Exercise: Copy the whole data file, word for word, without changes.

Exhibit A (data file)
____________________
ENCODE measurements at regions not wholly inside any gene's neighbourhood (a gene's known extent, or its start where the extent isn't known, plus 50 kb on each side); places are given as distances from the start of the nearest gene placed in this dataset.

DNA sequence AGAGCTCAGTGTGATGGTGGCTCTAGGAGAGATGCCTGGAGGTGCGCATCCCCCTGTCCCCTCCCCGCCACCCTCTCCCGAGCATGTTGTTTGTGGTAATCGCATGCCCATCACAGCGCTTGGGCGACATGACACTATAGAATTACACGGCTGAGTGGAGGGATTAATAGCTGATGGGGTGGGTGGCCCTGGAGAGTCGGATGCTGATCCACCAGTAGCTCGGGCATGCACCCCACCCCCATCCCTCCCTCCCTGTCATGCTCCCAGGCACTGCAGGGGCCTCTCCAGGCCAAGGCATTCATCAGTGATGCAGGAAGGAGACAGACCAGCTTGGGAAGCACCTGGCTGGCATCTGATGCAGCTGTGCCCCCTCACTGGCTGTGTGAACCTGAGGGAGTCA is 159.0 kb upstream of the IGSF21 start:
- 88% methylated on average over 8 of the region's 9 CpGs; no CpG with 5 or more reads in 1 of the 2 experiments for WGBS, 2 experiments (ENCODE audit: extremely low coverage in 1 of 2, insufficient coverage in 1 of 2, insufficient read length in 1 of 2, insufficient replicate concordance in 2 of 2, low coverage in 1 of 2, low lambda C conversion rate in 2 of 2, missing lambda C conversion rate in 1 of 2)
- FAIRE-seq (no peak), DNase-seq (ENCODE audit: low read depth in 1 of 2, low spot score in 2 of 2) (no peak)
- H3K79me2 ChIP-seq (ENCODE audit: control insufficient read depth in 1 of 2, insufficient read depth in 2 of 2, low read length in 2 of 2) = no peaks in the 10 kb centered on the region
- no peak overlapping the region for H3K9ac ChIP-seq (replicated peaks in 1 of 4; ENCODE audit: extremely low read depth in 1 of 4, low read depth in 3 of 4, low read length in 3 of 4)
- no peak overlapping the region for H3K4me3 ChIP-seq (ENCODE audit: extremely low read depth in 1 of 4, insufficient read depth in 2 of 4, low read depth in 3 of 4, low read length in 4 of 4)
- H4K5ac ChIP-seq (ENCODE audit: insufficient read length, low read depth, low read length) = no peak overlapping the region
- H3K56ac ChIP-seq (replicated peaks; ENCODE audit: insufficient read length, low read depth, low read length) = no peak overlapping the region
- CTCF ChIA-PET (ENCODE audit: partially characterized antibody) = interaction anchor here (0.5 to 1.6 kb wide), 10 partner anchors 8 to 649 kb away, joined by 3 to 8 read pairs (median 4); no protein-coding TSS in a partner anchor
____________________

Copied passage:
ENCODE measurements at regions not wholly inside any gene's neighbourhood (a gene's known extent, or its start where the extent isn't known, plus 50 kb on each side); places are given as distances from the start of the nearest gene placed in this dataset.

DNA sequence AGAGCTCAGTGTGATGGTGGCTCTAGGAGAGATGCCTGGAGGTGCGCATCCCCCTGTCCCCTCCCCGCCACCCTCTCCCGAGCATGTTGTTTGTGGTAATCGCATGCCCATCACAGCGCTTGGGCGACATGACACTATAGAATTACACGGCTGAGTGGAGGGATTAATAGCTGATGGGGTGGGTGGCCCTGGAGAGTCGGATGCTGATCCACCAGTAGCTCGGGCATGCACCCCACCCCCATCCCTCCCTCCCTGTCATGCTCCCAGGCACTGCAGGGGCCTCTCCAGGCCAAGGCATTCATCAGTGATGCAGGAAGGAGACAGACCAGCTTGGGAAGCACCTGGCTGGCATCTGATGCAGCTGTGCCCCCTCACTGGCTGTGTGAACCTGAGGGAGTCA is 159.0 kb upstream of the IGSF21 start:
- 88% methylated on average over 8 of the region's 9 CpGs; no CpG with 5 or more reads in 1 of the 2 experiments for WGBS, 2 experiments (ENCODE audit: extremely low coverage in 1 of 2, insufficient coverage in 1 of 2, insufficient read length in 1 of 2, insufficient replicate concordance in 2 of 2, low coverage in 1 of 2, low lambda C conversion rate in 2 of 2, missing lambda C conversion rate in 1 of 2)
- FAIRE-seq (no peak), DNase-seq (ENCODE audit: low read depth in 1 of 2, low spot score in 2 of 2) (no peak)
- H3K79me2 ChIP-seq (ENCODE audit: control insufficient read depth in 1 of 2, insufficient read depth in 2 of 2, low read length in 2 of 2) = no peaks in the 10 kb centered on the region
- no peak overlapping the region for H3K9ac ChIP-seq (replicated peaks in 1 of 4; ENCODE audit: extremely low read depth in 1 of 4, low read depth in 3 of 4, low read length in 3 of 4)
- no peak overlapping the region for H3K4me3 ChIP-seq (ENCODE audit: extremely low read depth in 1 of 4, insufficient read depth in 2 of 4, low read depth in 3 of 4, low read length in 4 of 4)
- H4K5ac ChIP-seq (ENCODE audit: insufficient read length, low read depth, low read length) = no peak overlapping the region
- H3K56ac ChIP-seq (replicated peaks; ENCODE audit: insufficient read length, low read depth, low read length) = no peak overlapping the region
- CTCF ChIA-PET (ENCODE audit: partially characterized antibody) = interaction anchor here (0.5 to 1.6 kb wide), 10 partner anchors 8 to 649 kb away, joined by 3 to 8 read pairs (median 4); no protein-coding TSS in a partner anchor